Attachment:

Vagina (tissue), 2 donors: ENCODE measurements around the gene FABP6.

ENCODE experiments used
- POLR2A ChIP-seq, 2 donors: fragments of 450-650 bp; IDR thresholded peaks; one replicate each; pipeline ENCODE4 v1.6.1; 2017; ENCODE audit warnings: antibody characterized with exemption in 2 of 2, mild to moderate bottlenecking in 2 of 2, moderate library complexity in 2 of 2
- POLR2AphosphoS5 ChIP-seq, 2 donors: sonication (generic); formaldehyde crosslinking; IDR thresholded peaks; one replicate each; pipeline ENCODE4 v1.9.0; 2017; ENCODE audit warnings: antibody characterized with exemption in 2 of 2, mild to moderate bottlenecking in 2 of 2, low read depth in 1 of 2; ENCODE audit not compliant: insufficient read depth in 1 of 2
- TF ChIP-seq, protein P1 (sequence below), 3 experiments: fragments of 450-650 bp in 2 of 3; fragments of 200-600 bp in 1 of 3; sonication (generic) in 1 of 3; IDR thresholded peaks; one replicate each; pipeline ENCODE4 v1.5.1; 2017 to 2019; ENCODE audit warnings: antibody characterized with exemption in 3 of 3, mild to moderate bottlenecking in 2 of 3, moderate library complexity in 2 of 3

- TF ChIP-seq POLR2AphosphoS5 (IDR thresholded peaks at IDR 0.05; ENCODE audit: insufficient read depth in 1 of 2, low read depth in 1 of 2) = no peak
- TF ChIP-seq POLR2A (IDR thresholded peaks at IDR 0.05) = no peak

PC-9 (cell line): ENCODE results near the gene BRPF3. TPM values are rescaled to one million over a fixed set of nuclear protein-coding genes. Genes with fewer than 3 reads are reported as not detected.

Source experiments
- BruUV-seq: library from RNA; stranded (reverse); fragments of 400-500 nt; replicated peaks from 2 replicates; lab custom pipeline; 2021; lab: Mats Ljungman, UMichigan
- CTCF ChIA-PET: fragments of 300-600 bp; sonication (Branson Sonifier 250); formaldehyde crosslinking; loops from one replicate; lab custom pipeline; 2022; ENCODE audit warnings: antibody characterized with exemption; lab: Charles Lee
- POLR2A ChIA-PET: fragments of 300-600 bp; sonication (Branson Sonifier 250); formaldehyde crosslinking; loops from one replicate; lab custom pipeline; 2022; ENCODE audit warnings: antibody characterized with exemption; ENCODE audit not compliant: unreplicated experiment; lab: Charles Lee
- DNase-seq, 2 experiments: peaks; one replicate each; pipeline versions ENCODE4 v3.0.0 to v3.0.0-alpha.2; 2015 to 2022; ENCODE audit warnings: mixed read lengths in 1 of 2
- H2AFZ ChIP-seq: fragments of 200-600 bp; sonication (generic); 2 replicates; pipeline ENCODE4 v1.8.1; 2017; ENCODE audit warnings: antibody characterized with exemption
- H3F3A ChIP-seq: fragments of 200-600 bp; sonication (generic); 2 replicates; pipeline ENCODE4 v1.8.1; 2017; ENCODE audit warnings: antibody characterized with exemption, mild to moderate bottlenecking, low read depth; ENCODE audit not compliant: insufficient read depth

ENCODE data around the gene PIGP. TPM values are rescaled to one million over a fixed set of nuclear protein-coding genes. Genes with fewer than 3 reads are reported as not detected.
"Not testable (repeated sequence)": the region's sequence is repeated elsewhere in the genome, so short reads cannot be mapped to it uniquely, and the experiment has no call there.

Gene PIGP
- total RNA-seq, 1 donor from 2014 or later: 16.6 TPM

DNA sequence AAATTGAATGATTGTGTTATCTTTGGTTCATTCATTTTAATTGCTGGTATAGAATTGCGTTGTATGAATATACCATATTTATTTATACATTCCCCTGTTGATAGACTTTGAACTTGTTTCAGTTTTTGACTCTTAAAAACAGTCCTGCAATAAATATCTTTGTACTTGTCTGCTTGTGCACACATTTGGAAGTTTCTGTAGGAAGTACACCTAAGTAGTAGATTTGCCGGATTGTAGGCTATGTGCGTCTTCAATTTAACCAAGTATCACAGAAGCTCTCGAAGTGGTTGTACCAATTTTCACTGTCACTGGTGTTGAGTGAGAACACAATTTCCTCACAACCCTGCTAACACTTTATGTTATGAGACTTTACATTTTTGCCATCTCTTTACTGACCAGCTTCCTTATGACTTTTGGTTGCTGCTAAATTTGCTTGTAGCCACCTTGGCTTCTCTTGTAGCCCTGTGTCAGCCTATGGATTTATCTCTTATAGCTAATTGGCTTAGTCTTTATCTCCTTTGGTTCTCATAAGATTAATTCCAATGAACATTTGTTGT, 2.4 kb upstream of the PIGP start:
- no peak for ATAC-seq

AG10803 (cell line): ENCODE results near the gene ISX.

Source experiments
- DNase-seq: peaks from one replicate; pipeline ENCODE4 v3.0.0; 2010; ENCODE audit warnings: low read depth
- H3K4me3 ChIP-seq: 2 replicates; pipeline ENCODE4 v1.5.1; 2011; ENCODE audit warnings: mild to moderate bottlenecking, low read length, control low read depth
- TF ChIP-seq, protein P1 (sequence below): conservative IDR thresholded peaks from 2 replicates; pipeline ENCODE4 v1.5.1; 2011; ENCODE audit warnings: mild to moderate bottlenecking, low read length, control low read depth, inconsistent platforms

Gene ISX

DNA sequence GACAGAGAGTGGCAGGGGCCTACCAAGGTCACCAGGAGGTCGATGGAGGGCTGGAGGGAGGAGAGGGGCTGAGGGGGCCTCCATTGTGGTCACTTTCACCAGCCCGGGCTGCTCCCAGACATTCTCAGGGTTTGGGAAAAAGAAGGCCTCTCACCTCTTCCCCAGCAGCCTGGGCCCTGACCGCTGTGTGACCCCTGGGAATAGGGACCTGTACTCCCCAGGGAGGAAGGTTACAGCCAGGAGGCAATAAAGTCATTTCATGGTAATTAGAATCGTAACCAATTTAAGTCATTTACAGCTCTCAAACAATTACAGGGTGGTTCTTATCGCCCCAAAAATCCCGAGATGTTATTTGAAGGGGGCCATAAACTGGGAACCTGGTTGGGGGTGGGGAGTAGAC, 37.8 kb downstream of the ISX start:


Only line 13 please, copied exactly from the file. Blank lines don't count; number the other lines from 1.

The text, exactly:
- DNase-seq, 2 experiments: peaks; one replicate each; pipeline versions ENCODE4 v3.0.0 to v3.0.0-alpha.2; 2015 to 2022; ENCODE audit warnings: mixed read lengths in 1 of 2